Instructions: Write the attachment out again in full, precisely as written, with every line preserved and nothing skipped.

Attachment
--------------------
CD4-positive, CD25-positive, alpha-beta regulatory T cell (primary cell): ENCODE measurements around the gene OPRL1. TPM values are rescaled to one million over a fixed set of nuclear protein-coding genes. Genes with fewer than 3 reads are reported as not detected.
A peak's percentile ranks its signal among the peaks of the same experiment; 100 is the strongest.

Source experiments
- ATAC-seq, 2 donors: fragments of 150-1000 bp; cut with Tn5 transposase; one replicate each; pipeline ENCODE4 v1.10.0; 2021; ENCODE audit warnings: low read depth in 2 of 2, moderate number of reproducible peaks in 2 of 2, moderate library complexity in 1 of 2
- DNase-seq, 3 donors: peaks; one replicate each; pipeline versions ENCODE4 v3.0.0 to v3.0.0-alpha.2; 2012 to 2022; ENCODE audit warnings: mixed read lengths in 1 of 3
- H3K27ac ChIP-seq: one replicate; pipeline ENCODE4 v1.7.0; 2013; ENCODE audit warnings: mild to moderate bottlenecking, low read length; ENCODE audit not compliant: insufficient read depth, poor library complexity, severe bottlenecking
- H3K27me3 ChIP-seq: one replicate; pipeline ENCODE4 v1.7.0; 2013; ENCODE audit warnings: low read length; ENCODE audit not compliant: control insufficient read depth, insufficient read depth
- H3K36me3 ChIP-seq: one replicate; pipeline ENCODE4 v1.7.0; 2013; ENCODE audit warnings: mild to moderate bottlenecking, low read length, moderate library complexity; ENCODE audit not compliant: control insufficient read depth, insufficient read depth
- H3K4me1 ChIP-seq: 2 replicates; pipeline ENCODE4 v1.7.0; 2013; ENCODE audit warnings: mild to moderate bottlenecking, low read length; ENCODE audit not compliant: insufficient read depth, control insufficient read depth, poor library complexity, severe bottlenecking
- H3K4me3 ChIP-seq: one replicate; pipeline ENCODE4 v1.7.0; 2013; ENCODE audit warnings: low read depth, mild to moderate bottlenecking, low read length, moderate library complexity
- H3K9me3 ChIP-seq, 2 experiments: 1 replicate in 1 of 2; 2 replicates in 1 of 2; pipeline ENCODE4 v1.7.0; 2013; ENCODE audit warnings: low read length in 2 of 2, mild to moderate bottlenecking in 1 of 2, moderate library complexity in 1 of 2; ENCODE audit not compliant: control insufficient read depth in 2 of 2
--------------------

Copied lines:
CD4-positive, CD25-positive, alpha-beta regulatory T cell (primary cell): ENCODE measurements around the gene OPRL1. TPM values are rescaled to one million over a fixed set of nuclear protein-coding genes. Genes with fewer than 3 reads are reported as not detected.
A peak's percentile ranks its signal among the peaks of the same experiment; 100 is the strongest.

Source experiments
- ATAC-seq, 2 donors: fragments of 150-1000 bp; cut with Tn5 transposase; one replicate each; pipeline ENCODE4 v1.10.0; 2021; ENCODE audit warnings: low read depth in 2 of 2, moderate number of reproducible peaks in 2 of 2, moderate library complexity in 1 of 2
- DNase-seq, 3 donors: peaks; one replicate each; pipeline versions ENCODE4 v3.0.0 to v3.0.0-alpha.2; 2012 to 2022; ENCODE audit warnings: mixed read lengths in 1 of 3
- H3K27ac ChIP-seq: one replicate; pipeline ENCODE4 v1.7.0; 2013; ENCODE audit warnings: mild to moderate bottlenecking, low read length; ENCODE audit not compliant: insufficient read depth, poor library complexity, severe bottlenecking
- H3K27me3 ChIP-seq: one replicate; pipeline ENCODE4 v1.7.0; 2013; ENCODE audit warnings: low read length; ENCODE audit not compliant: control insufficient read depth, insufficient read depth
- H3K36me3 ChIP-seq: one replicate; pipeline ENCODE4 v1.7.0; 2013; ENCODE audit warnings: mild to moderate bottlenecking, low read length, moderate library complexity; ENCODE audit not compliant: control insufficient read depth, insufficient read depth
- H3K4me1 ChIP-seq: 2 replicates; pipeline ENCODE4 v1.7.0; 2013; ENCODE audit warnings: mild to moderate bottlenecking, low read length; ENCODE audit not compliant: insufficient read depth, control insufficient read depth, poor library complexity, severe bottlenecking
- H3K4me3 ChIP-seq: one replicate; pipeline ENCODE4 v1.7.0; 2013; ENCODE audit warnings: low read depth, mild to moderate bottlenecking, low read length, moderate library complexity
- H3K9me3 ChIP-seq, 2 experiments: 1 replicate in 1 of 2; 2 replicates in 1 of 2; pipeline ENCODE4 v1.7.0; 2013; ENCODE audit warnings: low read length in 2 of 2, mild to moderate bottlenecking in 1 of 2, moderate library complexity in 1 of 2; ENCODE audit not compliant: control insufficient read depth in 2 of 2